These employees will become increasingly dissatisfied as their smartphone or tablet is restricted by their company's network, consequently putting huge pressure on IT departments to act now by providing infrastructure to support any kind of device an employee may have, wherever that employee may be working, and all this while keeping data safe and secure.
The answer is not to simply beef-up Wi-Fi networks.
TRP: How can businesses overcome these challenges?
JS: With the use of mobile devices being encouraged within the workplace, data traffic will increase, which will put even greater pressure on the network. To overcome this, businesses must take greater responsibility and provide stronger indoor mobile network signals themselves.
There are two major alternatives for providing mobile service inside buildings and both involve working with the mobile service providers. One option is to use small cells such as picocells to deliver the wireless signal indoors.
However, picocells typically only support one mobile operator. Businesses are likely to want to provide mobile network access for customers of all mobile service providers, and to do so with picocells would mean installing individual picocells for each operator's frequencies.
The picocell also has a fixed amount of capacity and reach that is tied to the device location, which makes it difficult to provide uniform performance within a large enterprise.
A better solution is to use a broadband, multi-operator distributed antenna system (DAS), which provides mobile service by distributing multiple wireless signals through a series of ceiling or wall-mounted antennas located throughout the organisation.
DAS can deliver service for all major operators through a single infrastructure and set of antennas, providing a much more efficient way to deliver mobile service. What's more, every antenna broadcasts the same frequencies, so there are no interference concerns."
TRP: What considerations do businesses need to take into account when looking for a solution for in-building coverage and capacity?
JS: In-building coverage and capacity are two fundamental challenges for businesses seeking to deliver high-performance mobile services within their offices. In order to deal with these issues, companies will need to make three considerations.
Firstly, the network infrastructure must be simple and cost-effective to deploy; if it's not, service providers won't install it or the speed of the network rollout will be unacceptable to users.
Existing buildings are particularly problematic since there is a lot of infrastructure to work around, and such installations can disrupt normal business operations.
Secondly, the infrastructure should easily scale to cover new areas, support higher capacity, and adapt to future implementations of wireless standards such as LTE Advanced. The in-building wireless solution should, like a fibre optic network, handle whatever applications will be required today and in the future.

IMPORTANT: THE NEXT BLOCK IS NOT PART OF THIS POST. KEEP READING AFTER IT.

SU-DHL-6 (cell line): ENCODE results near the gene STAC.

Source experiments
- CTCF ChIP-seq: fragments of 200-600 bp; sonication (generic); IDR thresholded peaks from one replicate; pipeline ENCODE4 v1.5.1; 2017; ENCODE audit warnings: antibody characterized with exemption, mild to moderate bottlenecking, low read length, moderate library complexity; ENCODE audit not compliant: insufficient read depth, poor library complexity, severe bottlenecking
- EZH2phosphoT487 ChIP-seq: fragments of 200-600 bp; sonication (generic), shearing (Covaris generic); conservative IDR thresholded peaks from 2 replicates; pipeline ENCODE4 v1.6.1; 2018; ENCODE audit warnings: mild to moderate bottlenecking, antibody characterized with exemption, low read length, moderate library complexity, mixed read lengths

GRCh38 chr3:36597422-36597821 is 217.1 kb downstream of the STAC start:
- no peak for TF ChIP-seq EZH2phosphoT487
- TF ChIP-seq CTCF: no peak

Lastly, the solution should support multiple mobile operator services. While enterprises may have a corporate purchase agreement with a particular mobile operator, the in-building system must provide service for contractors, visitors, and others in the building that use other services. The solution should also accommodate network changes as spectrum is acquired or divested."
TRP: Why can't businesses just rely on the Wi-Fi network to take on the increasing wireless demand?
JS: Pushing wireless users onto the Wi-Fi network may seem like a great solution, since the Wi-Fi network is already in place. However, there are several different types of users, and Wi-Fi administrators will not be able to serve them all.
For example, security concerns prohibit visitors, as well as contractors accessing the Wi-Fi network, and even employees, as they may not be able to get the bandwidth they need in a congested Wi-Fi network.
TRP: What are the advantages of small cells?
JS: Small cell architecture is playing an important role in 4G network deployments by filling in coverage and capacity holes in the macro network. As more and more devices are being used in the network, naturally building smaller cell sites is one strategy for network architecture.
Indeed, small cells are inexpensive and can be deployed in a matter of days or weeks, so operators can take advantage of a 'build as you grow' strategy. Another benefit of using small cells is efficient use of spectrum. Spectrum is limited, and small cells make it much more critical to re-use frequency efficiently.
They also make it easier to scale services. It's easier to deploy small base stations, so it's easy to add more of them as capacity demands increase – something UK operators are starting to struggle with."
TRP: Are there any downsides to using small cells?
JS: Today's small cells are only really designed to provide single service coverage and capacity over a relatively small area, therefore they are not always the most practical solution.
If the area is small enough to be served by a picocell or femtocell, such as a residence or small shop, these units are an ideal solution for coverage and capacity.
However, if the area cannot be covered by just one small cell, several problems can arise when deploying multiple cells to achieve the desired coverage and capacity.
So, they may be appropriate for residential use or in small retail venues, however they are not necessarily the right tool for larger shopping venues, office buildings or sporting arenas.